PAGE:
Zeno’s paradox suggests that all movement is impossible because that which is moving must reach the midpoint before the end. The end of things, according to Zeno, is infinite. I find this theory to be particularly difficult to wrap my brain around. According to Aristotle, his argument “falsely assumes that it is impossible to traverse or come into contact with an infinite number of things individually in a finite time.”

Using the example of Achilles and the tortoise, Zeno states that the slowest as it runs will never be overtaken by the quickest. In the time it takes the quicker to travel the distance to where the slowest had departed, the slowest would also have been traveling at a constant speed all the while, therefore separating himself further from the quickest. The two will continue on and on this way, therefore, it is virtually impossible for the quickest to catch up to the slowest because the deficit between them will keep shrinking infinitely, thus, this distance between them will never end.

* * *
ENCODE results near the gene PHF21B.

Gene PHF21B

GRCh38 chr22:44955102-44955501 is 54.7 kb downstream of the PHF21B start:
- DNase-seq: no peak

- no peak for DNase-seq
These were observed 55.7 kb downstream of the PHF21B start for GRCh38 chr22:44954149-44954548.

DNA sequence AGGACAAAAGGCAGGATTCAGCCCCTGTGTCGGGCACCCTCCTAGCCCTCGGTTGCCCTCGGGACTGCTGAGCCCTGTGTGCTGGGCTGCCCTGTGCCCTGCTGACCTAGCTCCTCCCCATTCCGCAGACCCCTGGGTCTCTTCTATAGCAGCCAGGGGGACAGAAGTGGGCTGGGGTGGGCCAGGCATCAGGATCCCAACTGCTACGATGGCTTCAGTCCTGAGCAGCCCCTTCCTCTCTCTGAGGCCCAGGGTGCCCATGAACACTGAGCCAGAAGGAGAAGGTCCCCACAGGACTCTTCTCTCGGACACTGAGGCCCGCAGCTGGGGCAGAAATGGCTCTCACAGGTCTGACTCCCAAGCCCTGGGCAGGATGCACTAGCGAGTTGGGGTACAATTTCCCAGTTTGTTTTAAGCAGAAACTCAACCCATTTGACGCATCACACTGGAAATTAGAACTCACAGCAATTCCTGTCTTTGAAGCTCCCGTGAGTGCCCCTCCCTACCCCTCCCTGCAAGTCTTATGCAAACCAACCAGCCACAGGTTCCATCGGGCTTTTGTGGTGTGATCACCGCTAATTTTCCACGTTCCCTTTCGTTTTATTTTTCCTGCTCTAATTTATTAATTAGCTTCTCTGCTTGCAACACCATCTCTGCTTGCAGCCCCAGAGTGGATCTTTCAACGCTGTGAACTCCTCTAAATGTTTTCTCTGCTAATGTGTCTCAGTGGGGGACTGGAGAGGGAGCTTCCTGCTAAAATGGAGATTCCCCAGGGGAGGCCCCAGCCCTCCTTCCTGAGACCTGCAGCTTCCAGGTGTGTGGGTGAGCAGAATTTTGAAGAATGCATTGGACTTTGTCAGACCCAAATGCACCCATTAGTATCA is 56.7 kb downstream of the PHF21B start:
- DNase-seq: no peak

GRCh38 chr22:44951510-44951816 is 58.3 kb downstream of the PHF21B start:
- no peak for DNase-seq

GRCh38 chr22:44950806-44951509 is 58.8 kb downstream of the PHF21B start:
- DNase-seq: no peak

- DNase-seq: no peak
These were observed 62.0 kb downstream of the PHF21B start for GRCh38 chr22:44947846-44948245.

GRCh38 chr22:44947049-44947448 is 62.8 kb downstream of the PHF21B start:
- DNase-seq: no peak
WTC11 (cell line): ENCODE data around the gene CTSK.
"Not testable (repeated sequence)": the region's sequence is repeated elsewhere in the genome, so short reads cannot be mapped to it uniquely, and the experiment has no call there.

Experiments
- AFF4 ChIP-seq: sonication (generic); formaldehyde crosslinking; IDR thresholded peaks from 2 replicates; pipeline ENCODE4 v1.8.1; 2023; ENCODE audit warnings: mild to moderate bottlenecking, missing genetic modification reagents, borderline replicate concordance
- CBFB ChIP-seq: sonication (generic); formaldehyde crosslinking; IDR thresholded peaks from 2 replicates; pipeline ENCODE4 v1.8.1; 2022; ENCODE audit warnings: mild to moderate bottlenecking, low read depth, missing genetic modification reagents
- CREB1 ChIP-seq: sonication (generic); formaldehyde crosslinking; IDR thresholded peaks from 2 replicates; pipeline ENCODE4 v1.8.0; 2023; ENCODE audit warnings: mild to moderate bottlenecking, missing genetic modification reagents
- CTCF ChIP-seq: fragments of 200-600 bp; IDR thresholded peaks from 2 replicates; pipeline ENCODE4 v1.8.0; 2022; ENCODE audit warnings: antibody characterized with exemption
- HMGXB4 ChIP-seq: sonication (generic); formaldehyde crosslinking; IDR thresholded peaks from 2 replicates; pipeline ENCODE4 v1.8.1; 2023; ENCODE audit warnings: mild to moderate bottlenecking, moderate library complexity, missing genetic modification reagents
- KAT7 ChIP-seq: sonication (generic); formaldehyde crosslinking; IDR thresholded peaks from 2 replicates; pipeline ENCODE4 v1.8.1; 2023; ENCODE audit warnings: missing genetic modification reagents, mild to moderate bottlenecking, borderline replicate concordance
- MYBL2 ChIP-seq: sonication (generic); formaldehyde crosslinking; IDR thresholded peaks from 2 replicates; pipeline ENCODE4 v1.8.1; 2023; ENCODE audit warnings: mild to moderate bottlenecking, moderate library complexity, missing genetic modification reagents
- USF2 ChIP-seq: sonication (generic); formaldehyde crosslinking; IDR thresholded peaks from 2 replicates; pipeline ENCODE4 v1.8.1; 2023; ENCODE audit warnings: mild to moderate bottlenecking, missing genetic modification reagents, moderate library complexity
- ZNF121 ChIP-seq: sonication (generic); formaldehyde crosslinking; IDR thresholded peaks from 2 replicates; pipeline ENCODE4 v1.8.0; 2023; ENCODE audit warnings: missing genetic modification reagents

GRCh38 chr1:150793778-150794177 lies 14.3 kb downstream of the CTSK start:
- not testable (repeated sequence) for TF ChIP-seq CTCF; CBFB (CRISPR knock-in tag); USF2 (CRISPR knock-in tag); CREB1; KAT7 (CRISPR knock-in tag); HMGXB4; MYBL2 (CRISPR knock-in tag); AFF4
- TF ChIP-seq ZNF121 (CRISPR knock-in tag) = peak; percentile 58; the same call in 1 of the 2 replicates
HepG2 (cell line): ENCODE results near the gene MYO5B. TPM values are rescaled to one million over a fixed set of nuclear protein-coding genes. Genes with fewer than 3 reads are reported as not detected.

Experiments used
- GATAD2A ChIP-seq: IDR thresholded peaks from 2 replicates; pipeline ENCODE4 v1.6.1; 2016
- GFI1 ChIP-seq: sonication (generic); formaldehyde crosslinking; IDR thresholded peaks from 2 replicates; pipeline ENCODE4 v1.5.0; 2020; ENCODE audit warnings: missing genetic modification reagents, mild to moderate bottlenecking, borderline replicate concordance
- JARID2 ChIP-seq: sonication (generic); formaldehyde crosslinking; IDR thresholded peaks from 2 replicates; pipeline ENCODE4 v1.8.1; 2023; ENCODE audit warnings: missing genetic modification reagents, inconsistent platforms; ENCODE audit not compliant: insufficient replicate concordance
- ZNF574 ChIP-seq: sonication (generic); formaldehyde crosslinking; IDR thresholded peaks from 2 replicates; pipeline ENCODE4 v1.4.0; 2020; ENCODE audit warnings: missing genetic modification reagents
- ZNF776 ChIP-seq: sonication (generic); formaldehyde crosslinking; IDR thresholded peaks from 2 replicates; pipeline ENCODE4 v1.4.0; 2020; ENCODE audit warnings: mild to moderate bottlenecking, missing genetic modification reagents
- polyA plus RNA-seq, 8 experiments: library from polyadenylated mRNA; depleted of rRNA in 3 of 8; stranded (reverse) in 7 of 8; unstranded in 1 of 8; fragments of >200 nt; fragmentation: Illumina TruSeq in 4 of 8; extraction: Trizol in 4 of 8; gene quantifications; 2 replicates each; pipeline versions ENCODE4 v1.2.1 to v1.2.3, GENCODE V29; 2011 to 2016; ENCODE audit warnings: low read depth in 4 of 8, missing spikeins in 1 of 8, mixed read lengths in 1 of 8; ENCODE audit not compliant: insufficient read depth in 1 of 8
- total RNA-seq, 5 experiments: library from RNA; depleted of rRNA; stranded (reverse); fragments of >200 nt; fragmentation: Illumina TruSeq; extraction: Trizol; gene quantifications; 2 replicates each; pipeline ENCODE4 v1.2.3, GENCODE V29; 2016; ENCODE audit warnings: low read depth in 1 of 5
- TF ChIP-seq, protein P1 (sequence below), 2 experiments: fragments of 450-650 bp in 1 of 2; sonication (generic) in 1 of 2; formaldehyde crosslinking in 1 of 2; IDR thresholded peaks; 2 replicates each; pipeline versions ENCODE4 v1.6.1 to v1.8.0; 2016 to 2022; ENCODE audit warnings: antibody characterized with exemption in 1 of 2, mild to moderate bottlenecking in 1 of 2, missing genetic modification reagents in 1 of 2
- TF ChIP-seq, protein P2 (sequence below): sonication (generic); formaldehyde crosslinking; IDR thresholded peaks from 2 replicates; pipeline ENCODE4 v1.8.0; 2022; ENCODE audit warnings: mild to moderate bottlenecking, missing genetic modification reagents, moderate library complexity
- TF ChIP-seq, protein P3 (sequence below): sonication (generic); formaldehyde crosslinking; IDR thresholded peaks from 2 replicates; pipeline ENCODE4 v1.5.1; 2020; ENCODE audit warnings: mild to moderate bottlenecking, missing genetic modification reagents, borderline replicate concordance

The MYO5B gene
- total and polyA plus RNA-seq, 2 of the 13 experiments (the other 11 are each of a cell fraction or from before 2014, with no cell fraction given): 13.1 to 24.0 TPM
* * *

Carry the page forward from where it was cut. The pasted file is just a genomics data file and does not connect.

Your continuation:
This example, similar in nature to the childhood fable with which I am familiar, “The Tortoise and The Hare,” is one that resonates with me yet puzzles me at the same time. I find it difficult to grasp how seemingly clear cut and finite things, such as distance or time, are actually infinite in and of themselves. The quicker runner should be able to outrun the slower, because he is faster by nature. But, given the head start of the slower, Zeno claims that the distance separating them will never be traversed traveling at constant speeds in a finite span of time.

Advertisements